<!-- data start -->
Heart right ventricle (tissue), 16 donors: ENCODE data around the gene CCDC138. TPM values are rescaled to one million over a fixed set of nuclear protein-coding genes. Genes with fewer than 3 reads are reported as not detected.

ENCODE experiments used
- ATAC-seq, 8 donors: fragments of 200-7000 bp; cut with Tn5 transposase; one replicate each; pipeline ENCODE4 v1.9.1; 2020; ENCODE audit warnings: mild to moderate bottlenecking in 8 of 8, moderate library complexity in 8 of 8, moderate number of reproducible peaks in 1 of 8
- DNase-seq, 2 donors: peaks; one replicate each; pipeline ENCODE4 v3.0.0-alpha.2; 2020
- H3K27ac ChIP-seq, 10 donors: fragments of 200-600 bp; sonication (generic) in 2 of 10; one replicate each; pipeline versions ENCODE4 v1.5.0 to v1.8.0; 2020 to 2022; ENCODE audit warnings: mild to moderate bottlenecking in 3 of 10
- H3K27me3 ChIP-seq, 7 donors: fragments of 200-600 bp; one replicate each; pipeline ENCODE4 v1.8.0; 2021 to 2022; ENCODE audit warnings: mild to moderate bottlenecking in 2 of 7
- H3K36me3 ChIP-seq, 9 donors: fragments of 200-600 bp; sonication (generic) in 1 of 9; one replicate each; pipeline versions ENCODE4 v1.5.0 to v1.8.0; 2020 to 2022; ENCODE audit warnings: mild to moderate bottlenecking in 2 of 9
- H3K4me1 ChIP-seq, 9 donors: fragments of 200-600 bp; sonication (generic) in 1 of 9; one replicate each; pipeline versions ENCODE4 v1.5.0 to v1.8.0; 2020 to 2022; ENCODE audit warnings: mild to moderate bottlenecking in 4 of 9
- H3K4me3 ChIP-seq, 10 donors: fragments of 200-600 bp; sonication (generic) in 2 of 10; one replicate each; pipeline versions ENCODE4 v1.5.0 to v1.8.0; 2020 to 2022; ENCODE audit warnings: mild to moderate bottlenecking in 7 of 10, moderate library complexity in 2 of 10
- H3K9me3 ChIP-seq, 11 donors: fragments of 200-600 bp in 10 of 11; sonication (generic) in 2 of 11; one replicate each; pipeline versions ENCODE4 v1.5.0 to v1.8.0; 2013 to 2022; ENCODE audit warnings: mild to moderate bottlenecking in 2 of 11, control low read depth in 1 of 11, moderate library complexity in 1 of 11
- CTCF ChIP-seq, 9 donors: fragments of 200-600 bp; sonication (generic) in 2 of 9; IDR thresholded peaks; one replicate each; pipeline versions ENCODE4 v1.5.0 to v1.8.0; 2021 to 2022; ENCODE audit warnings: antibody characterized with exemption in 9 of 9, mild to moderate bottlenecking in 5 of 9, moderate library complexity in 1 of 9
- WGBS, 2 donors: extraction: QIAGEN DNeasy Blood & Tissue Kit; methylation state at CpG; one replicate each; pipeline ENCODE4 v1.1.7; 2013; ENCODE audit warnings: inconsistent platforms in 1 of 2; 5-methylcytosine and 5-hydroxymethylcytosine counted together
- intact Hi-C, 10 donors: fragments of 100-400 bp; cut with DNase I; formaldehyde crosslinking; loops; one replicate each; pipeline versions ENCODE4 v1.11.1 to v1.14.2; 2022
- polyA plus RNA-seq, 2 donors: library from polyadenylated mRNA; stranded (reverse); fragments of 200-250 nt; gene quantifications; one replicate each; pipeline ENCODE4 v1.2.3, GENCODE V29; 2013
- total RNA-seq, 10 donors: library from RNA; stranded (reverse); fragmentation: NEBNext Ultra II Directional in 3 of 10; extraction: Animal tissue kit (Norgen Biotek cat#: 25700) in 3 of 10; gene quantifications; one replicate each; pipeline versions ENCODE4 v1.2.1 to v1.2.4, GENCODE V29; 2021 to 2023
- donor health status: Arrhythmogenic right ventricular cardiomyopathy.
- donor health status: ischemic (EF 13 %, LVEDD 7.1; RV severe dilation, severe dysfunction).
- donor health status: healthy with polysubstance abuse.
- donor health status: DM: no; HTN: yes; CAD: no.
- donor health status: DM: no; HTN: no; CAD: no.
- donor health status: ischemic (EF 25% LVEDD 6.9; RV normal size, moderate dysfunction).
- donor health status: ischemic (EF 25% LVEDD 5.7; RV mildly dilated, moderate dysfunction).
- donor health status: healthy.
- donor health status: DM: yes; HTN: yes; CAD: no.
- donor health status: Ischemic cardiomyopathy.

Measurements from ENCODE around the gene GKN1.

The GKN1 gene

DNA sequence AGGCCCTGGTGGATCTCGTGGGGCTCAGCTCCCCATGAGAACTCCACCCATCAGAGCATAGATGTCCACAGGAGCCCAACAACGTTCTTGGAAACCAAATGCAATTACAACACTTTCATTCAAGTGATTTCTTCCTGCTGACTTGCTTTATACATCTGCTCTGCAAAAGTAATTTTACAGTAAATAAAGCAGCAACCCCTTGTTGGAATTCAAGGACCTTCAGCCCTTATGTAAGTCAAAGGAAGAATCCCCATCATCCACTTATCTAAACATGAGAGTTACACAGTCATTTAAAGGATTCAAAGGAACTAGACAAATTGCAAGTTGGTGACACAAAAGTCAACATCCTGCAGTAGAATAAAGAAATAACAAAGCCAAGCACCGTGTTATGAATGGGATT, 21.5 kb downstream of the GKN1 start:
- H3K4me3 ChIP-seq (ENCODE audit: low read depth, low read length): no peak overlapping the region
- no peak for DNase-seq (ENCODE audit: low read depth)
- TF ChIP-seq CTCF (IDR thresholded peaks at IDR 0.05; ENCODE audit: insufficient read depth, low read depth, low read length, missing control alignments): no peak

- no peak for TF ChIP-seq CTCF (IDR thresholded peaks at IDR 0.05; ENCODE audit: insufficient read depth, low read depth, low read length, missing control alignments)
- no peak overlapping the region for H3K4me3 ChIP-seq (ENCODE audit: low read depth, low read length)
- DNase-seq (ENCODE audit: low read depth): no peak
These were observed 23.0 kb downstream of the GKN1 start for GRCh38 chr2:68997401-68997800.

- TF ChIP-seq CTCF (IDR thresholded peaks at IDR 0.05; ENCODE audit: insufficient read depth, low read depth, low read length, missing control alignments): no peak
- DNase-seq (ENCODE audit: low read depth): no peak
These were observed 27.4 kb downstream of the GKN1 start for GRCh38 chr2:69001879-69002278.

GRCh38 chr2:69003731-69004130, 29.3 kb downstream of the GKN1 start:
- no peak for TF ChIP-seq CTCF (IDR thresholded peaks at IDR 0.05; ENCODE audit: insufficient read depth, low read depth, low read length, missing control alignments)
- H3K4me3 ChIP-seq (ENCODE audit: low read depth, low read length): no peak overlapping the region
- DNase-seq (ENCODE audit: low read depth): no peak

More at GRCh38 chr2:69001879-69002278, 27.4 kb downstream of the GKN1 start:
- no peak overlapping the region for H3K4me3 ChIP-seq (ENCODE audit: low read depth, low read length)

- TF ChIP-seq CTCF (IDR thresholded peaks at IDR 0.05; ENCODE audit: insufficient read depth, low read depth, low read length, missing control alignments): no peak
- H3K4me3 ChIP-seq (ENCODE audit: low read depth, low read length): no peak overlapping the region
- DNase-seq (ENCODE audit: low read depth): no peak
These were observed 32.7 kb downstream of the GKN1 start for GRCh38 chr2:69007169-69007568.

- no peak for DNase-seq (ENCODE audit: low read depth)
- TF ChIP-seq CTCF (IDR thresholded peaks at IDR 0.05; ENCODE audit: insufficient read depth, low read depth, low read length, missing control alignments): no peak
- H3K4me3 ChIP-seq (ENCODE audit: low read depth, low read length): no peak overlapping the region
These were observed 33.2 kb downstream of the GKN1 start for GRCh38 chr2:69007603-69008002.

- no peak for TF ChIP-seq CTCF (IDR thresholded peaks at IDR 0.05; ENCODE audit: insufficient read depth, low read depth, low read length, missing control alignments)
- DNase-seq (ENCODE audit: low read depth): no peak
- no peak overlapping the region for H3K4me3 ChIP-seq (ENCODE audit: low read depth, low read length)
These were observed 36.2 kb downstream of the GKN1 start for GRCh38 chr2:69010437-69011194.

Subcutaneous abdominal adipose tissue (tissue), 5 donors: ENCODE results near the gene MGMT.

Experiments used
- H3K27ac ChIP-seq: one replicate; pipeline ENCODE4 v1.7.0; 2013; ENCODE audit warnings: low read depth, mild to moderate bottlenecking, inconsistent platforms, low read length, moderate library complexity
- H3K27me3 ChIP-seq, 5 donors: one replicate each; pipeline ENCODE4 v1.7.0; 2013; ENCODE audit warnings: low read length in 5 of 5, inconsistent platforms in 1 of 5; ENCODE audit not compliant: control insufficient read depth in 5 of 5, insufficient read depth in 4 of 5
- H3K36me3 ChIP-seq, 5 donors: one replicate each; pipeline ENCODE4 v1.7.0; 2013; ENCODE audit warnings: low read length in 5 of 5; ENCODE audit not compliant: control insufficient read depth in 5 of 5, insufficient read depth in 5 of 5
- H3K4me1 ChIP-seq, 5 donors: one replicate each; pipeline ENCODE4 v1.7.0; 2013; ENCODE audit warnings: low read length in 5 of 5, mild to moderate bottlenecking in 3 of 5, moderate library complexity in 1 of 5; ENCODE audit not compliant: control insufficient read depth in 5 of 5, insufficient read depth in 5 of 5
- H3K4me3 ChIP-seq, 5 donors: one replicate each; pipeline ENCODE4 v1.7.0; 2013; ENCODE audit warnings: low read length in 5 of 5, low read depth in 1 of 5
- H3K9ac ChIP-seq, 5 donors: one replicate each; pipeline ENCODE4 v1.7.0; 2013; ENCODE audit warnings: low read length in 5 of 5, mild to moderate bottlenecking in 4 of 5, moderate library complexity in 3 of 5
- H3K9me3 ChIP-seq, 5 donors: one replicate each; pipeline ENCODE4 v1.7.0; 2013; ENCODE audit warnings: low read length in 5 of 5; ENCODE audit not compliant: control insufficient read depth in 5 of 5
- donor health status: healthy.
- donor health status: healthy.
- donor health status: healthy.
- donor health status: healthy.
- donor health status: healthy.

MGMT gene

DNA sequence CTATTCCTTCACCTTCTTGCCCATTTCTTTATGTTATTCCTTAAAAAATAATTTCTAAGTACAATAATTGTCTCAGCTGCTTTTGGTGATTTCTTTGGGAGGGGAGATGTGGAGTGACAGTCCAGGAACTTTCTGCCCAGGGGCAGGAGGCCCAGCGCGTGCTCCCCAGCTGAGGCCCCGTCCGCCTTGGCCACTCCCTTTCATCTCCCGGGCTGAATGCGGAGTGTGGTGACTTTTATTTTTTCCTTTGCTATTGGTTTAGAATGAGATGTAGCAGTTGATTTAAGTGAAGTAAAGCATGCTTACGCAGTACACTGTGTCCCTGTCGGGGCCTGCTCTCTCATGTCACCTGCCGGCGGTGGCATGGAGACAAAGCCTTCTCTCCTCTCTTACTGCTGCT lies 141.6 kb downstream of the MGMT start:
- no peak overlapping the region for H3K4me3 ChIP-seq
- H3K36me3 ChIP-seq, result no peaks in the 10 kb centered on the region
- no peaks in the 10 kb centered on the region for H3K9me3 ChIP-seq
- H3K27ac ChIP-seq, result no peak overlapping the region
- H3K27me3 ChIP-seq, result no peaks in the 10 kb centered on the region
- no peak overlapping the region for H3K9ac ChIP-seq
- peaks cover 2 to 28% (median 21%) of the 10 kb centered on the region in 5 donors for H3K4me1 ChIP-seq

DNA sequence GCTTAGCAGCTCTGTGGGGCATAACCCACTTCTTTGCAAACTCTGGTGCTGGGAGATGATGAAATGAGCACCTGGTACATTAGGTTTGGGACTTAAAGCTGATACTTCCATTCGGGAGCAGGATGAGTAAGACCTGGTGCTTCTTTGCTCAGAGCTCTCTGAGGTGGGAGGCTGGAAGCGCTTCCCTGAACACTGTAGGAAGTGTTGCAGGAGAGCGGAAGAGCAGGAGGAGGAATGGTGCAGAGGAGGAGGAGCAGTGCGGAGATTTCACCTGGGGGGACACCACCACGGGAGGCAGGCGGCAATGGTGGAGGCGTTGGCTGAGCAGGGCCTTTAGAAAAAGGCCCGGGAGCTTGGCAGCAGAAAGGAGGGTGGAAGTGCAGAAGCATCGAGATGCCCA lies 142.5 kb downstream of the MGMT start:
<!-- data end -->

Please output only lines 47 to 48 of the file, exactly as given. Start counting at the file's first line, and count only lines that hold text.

- DNase-seq (ENCODE audit: low read depth): no peak
These were observed 32.7 kb downstream of the GKN1 start for GRCh38 chr2:69007169-69007568.